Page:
AI

New Toronto Declaration Calls On Algorithms To Respect Human Rights 166

A coalition of human rights and technology groups released a new declaration on machine learning standards, calling on both governments and tech companies to ensure that algorithms respect basic principles of equality and non-discrimination. The Verge reports: Called The Toronto Declaration, the document focuses on the obligation to prevent machine learning systems from discriminating, and in some cases violating, existing human rights law. The declaration was announced as part of the RightsCon conference, an annual gathering of digital and human rights groups. "We must keep our focus on how these technologies will affect individual human beings and human rights," the preamble reads. "In a world of machine learning systems, who will bear accountability for harming human rights?" The declaration has already been signed by Amnesty International, Access Now, Human Rights Watch, and the Wikimedia Foundation. More signatories are expected in the weeks to come.

Beyond general non-discrimination practices, the declaration focuses on the individual right to remedy when algorithmic discrimination does occur. "This may include, for example, creating clear, independent, and visible processes for redress following adverse individual or societal effects," the declaration suggests, "[and making decisions] subject to accessible and effective appeal and judicial review."
Privacy

Repo Men Scan Billions of License Plates -- For the Government (washingtonpost.com) 239

The Washington Post notes the billions of license plate scans coming from modern repo men "able to use big data to find targets" -- including one who drives "a beat-up Ford Crown Victoria sedan." It had four small cameras mounted on the trunk and a laptop bolted to the dash. The high-speed cameras captured every passing license plate. The computer contained a growing list of hundreds of thousands of vehicles with seriously late loans. The system could spot a repossession in an instant. Even better, it could keep tabs on a car long before the loan went bad... Repo agents are the unpopular foot soldiers in the nation's $1.2 trillion auto loan market... they are the closest most people come to a faceless, sophisticated financial system that can upend their lives...

Derek Lewis works for Relentless Recovery, the largest repo company in Ohio and its busiest collector of license plate scans. Last year, the company repossessed more than 25,500 vehicles -- including tractor trailers and riding lawn mowers. Business has more than doubled since 2014, the company said. Even with the rising deployment of remote engine cutoffs and GPS locators in cars, repo agencies remain dominant. Relentless scanned 28 million license plates last year, a demonstration of its recent, heavy push into technology. It now has more than 40 camera-equipped vehicles, mostly spotter cars. Agents are finding repos they never would have a few years ago. The company's goal is to capture every plate in Ohio and use that information to reveal patterns... "It's kind of scary, but it's amazing," said Alana Ferrante, chief executive of Relentless.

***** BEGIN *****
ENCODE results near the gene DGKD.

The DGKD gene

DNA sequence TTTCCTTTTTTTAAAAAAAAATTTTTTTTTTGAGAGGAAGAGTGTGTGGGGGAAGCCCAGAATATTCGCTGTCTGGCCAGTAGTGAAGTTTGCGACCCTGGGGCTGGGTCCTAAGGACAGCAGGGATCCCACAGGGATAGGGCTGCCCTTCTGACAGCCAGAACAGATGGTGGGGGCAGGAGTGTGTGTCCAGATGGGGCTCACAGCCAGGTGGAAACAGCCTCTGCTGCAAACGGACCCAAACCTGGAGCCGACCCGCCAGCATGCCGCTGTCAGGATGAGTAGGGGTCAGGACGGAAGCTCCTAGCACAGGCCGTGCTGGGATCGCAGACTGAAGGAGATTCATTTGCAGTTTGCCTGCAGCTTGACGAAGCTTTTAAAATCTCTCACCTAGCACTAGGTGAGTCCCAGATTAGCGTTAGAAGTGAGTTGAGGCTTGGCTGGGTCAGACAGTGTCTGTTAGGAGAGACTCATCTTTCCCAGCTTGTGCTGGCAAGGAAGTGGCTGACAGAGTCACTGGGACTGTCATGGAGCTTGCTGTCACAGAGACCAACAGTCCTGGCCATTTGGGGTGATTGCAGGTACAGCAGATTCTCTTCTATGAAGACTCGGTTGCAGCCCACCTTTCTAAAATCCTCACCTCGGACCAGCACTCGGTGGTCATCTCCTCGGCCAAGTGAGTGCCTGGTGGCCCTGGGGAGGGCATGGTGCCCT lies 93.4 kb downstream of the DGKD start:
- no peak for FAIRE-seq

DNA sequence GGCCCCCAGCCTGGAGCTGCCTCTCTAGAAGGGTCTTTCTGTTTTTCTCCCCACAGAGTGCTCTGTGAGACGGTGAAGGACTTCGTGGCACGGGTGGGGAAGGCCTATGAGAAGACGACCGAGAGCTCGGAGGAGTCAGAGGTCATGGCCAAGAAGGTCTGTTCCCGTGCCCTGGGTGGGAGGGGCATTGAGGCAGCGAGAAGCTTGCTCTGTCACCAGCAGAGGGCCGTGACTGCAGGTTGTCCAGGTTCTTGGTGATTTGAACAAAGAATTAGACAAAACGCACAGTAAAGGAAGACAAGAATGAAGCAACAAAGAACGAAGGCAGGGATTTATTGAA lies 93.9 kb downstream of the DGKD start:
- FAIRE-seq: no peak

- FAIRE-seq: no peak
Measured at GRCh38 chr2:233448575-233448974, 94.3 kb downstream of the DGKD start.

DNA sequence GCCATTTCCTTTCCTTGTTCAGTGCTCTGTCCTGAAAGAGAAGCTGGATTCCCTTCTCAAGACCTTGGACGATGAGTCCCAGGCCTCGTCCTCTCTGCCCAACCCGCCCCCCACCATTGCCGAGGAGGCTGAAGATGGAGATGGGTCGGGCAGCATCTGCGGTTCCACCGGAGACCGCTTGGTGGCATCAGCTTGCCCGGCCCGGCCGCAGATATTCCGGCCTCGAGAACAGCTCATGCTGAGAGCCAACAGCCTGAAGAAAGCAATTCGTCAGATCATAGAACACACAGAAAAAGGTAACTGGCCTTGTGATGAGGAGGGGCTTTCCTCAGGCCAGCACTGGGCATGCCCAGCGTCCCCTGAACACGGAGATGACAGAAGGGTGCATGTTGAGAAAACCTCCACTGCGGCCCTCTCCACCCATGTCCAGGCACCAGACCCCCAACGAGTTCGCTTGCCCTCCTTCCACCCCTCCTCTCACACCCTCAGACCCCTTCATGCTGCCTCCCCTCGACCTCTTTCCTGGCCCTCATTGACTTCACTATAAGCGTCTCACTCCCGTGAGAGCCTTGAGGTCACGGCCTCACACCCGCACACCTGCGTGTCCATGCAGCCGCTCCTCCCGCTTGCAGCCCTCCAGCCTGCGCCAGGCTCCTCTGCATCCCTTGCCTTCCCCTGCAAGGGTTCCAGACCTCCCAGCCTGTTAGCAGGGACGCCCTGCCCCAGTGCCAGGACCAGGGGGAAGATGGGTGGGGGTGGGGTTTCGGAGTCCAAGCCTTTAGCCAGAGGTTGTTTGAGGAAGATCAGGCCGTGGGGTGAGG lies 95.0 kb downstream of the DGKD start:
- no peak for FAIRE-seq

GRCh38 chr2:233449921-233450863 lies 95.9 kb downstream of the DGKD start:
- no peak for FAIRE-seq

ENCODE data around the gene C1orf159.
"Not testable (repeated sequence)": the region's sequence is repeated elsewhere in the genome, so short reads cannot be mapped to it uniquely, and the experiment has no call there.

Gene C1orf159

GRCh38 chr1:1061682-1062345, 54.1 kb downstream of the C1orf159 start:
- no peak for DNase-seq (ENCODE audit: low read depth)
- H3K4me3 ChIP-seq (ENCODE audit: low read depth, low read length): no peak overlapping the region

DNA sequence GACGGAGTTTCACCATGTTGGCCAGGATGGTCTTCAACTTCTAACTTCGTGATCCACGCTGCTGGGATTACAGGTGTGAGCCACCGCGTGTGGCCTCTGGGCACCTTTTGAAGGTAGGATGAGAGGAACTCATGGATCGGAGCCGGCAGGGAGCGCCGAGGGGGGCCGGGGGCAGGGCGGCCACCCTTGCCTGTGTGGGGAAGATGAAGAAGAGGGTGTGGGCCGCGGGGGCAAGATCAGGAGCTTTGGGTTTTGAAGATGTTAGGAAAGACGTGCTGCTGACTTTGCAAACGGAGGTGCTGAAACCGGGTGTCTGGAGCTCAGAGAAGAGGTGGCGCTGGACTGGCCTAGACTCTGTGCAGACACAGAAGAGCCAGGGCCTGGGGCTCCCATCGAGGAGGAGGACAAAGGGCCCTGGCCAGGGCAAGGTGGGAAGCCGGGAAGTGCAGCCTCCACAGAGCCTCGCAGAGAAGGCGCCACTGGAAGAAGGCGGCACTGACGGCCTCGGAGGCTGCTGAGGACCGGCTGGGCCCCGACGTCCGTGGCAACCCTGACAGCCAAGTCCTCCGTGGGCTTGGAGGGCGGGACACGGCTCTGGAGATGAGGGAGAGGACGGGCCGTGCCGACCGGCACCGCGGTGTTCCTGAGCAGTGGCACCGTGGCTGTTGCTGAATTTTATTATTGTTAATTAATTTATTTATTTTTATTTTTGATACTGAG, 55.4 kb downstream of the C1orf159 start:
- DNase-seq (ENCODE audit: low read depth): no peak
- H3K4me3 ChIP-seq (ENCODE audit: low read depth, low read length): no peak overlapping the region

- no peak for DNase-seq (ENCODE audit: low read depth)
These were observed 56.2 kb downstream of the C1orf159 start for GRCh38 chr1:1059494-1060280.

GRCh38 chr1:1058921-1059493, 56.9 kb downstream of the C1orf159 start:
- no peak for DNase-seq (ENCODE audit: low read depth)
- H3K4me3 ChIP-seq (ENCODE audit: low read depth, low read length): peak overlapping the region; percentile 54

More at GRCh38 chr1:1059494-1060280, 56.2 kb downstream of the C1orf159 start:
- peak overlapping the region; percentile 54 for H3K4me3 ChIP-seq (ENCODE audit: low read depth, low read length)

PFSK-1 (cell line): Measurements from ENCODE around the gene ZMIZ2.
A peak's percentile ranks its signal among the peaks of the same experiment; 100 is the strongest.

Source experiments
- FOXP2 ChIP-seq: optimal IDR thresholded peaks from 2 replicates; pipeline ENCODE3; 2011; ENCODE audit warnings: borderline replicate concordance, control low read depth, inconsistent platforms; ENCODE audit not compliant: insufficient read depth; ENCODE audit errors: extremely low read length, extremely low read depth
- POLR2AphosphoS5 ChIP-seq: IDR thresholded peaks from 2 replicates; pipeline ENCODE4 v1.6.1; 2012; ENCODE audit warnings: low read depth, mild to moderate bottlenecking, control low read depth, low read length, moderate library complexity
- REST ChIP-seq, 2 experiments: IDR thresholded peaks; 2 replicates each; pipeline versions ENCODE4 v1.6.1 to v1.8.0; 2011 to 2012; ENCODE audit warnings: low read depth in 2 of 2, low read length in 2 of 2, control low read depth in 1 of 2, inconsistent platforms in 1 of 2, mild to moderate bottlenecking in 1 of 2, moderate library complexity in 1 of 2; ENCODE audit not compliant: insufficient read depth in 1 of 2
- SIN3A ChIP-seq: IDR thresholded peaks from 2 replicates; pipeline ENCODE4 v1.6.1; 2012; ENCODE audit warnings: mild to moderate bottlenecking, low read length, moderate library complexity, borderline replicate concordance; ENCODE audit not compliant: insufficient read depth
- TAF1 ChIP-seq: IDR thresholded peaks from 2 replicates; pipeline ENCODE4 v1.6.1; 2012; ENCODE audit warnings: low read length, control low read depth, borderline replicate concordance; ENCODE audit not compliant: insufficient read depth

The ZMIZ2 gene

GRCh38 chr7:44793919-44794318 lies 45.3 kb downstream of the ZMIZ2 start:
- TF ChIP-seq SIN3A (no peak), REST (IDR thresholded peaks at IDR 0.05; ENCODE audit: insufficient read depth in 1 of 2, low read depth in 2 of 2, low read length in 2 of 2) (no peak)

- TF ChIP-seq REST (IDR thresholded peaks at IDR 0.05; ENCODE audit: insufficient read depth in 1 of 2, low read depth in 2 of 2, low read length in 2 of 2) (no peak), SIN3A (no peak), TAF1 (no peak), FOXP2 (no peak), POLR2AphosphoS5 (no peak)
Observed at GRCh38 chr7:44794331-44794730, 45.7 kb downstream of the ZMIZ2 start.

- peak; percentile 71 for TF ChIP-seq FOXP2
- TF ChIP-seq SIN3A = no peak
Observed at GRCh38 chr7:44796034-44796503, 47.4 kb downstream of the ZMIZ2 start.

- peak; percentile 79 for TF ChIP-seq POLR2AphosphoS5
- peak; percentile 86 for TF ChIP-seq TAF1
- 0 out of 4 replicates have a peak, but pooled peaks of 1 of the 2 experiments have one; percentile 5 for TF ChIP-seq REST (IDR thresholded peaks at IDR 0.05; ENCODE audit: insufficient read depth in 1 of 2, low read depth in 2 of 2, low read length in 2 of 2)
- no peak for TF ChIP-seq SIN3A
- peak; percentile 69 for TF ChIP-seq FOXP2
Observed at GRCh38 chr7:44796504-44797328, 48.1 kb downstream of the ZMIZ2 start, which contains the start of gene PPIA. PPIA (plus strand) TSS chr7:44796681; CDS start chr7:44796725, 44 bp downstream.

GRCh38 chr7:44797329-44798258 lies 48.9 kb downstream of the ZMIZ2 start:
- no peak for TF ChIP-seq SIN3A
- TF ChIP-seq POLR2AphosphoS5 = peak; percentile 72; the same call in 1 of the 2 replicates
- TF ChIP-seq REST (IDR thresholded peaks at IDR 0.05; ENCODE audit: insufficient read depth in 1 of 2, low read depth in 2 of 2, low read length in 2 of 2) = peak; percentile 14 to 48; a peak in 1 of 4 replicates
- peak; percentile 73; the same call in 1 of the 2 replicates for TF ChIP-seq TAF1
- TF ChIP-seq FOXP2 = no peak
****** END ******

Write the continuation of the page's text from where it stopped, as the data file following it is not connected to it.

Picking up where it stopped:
Repo agents are responsible for the majority of the billions of license plate scans produced nationwide. But they don't control the information. Most of that data is owned by Digital Recognition Network (DRN), a Fort Worth company that is the largest provider of license-plate-recognition systems. And DRN sells the information to insurance companies, private investigators -- even other repo agents. DRN is a sister company to Vigilant Solutions, which provides the plate scans to law enforcement, including police and U.S. Immigration and Customs Enforcement. Both companies declined to respond to questions about their operations... For repo companies, one worry is whether they are producing information that others are monetizing.

Digital

Rebuilding the PDP-11/70 with a Raspberry Pi (wixsite.com) 93

"You could look at this as a smallish PDP-11/70, built with modern parts," Oscar Vermeulen writes on his site. "Or alternatively, and equally valid, as a fancy front panel case for a Raspberry Pi."

Long-time Slashdot reader cptnapalm writes: Oscar Vermeulen's PiDP-11 front panel, modeling a PDP-11/70 in all its colorful glory, has been released to beta testers. This is Mr. Vermeulen's second DEC front panel; his PiDP-8 was released a few years ago. The PiDP-11 panel is designed to work with a Raspberry Pi running simh or, possibly, a FPGA implementation of the Digital Equipment Corporation PDP-11... In addition to the front panel with its switches and blinkenlights, also included is a prototyping area for the possibility of adding new hardware...

UNIX and later BSD were developed on the PDP-11, including both the creation of the C language, the pipe concept and the text editor vi.

United Kingdom

FM Radio Faces UK Government Switch-Off As Digital Listening Passes 50 Percent Milestone (inews.co.uk) 99